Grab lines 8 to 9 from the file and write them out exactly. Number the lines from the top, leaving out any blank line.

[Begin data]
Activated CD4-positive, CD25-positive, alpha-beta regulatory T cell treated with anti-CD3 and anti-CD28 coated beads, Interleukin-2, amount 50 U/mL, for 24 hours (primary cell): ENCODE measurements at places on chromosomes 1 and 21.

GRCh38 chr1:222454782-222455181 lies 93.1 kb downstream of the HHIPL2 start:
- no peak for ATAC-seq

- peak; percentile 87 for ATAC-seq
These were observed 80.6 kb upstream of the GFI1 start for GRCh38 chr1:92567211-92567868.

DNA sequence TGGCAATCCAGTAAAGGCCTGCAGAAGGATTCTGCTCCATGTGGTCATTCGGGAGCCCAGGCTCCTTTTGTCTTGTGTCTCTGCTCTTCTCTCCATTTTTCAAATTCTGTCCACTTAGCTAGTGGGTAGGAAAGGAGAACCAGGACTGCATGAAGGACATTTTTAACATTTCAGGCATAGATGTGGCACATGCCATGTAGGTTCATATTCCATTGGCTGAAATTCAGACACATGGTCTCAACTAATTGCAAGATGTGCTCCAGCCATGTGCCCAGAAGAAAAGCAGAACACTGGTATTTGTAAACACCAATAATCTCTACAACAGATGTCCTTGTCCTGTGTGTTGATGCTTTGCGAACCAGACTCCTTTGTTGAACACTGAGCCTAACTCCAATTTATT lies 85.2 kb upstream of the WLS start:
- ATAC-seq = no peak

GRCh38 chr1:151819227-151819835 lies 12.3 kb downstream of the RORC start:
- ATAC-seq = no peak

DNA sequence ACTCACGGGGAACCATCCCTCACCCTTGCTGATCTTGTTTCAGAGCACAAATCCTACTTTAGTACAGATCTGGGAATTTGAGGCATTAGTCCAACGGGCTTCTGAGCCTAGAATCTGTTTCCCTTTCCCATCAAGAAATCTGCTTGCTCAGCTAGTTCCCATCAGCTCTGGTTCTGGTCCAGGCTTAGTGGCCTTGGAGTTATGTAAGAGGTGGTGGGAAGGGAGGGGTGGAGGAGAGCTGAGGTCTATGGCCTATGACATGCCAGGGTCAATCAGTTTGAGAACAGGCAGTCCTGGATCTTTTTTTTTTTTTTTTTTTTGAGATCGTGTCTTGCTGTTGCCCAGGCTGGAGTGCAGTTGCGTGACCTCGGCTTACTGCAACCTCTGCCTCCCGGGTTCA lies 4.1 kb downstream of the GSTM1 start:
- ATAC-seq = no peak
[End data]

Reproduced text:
GRCh38 chr1:151819227-151819835 lies 12.3 kb downstream of the RORC start:
- ATAC-seq = no peak